From the "famous last words" department, apparently.
HP chief executive Meg Whitman on CNBC on Wednesday morning discussed the company's tablet strategy alongside its traditional desktop and notebook product range. Quick to point out that the company's business and enterprise business has a "tremendously strong lineup," she was also reluctant to call time on the traditional PC.
"We can go all the way from virtual desktop to workstations to desktops... by the way, desktops are not dead... to laptops to hybrids to tablets for the commercial enterprise," she said.
Granted, PCs aren't yet dead but they are frail and dying. A quick look at thealmost says it all.
HP holds second place in the worldwide PC shipments market, according to third-quarter figures. Shipping 13 million desktops and notebooks during the quarter, the company saw only 0.4 percent growth year-over-year.
It's no calamity on an Acer or Asus scale by any standards, which lost almost one-quarter of their market share year-over-year. But it's still not a rosy picture as the worldwide PC market declined by almost 8 percent.
Another missive from the research firm warned not to expect any significant recovery in the near future.
New figures published in early December suggested the PC marketby 10.1 percent, down from the previous projection of 9.7 percent.
Bottom line: it's not looking good for the PC market. We've known it for a while, and in spite of the warnings and the advice, HP is sticking to its guns.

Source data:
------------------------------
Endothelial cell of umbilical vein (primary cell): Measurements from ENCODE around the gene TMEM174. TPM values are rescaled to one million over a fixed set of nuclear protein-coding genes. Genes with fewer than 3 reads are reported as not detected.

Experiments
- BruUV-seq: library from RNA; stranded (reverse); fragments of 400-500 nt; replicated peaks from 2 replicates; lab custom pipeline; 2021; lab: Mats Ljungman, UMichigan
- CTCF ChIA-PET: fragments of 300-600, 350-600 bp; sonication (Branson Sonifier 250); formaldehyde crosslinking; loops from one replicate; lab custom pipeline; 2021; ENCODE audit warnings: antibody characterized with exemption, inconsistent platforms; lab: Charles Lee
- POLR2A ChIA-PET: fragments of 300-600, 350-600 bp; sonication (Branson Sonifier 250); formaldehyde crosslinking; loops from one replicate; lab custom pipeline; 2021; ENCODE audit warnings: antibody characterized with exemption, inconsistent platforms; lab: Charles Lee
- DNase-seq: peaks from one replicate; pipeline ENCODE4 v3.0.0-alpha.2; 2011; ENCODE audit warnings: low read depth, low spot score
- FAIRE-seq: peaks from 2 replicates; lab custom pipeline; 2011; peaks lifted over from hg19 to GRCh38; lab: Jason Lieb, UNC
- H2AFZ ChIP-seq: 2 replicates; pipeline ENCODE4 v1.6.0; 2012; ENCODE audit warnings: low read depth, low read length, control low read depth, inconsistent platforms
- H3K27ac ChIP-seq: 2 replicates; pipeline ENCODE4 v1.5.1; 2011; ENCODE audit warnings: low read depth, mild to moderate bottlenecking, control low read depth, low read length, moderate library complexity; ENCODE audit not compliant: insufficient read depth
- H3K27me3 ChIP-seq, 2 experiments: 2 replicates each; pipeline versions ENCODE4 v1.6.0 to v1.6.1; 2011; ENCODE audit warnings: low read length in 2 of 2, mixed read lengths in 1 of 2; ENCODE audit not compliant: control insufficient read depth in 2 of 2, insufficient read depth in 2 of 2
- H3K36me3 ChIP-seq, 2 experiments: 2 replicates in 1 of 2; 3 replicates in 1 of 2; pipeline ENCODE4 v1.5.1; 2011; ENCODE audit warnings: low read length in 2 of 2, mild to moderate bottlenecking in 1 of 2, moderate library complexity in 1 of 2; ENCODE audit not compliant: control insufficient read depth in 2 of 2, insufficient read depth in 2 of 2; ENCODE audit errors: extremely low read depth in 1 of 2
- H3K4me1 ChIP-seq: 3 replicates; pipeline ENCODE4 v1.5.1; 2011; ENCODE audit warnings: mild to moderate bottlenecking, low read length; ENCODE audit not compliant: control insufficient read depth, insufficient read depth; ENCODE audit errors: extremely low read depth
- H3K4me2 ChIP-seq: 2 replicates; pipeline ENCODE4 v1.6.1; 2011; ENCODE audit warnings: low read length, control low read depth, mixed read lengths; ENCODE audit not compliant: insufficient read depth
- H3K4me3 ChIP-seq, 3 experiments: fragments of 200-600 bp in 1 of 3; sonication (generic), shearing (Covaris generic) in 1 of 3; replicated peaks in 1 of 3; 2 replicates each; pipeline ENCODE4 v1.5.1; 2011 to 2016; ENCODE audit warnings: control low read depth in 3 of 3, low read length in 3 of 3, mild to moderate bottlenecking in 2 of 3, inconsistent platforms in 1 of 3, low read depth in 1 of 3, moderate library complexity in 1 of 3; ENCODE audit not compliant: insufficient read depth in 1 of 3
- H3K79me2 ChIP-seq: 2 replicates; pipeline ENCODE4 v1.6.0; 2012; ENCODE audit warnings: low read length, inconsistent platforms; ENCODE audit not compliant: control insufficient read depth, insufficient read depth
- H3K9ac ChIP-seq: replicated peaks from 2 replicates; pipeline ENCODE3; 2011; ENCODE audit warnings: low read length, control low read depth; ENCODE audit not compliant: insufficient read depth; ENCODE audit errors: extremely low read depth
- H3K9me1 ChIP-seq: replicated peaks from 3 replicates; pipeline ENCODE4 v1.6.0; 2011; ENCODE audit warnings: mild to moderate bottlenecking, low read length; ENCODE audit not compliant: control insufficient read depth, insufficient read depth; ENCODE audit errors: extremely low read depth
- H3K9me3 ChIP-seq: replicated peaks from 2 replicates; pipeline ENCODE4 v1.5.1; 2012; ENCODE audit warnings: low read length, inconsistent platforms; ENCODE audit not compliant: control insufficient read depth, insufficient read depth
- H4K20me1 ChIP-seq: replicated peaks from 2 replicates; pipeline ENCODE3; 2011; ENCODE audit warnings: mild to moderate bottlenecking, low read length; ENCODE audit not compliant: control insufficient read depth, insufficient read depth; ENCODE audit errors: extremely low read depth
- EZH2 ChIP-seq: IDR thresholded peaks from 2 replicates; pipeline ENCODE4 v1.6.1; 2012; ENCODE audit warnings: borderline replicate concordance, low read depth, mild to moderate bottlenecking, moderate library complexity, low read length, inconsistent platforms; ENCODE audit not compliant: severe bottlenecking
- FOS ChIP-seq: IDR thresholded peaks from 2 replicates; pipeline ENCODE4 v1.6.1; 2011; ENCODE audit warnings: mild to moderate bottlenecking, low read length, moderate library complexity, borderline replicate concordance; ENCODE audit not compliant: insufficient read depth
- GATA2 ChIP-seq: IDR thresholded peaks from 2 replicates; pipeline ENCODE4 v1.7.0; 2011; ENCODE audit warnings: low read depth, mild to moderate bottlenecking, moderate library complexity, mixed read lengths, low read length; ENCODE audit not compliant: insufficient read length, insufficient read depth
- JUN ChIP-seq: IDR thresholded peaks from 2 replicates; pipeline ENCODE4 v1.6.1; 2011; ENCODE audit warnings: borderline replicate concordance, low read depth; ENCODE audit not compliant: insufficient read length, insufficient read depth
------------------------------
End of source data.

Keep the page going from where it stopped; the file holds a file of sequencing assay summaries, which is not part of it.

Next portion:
Although the overall PC market is sinking regardless of customer class, HP remains first or second place in the overall commercial PC space in every region it operates in. Not wanting to neglect its consumer roots, Whitman touted the company's bid to attack the middle-ground.
"All tablet, all laptop," she said, describing a new all-in-one laptop. "You can take the screen off. You can work with a regular keyboard. Or you can take the screen off and sit back and watch a movie on the airplane."
For HP, its hopes and dreams for a PC market recovery are naive at best. At the time when former chief executive Leo Apotheker wanted to spin out the PC business, it's now with the benefit of hindsight wasn't such a bad, pre-emptive strike.
Considering the company's PC business takes up about one-quarter of its revenue, the PC maker will have to reconsider exactly where the unit stands in the coming quarters.
You can watch the full segment on CNBC.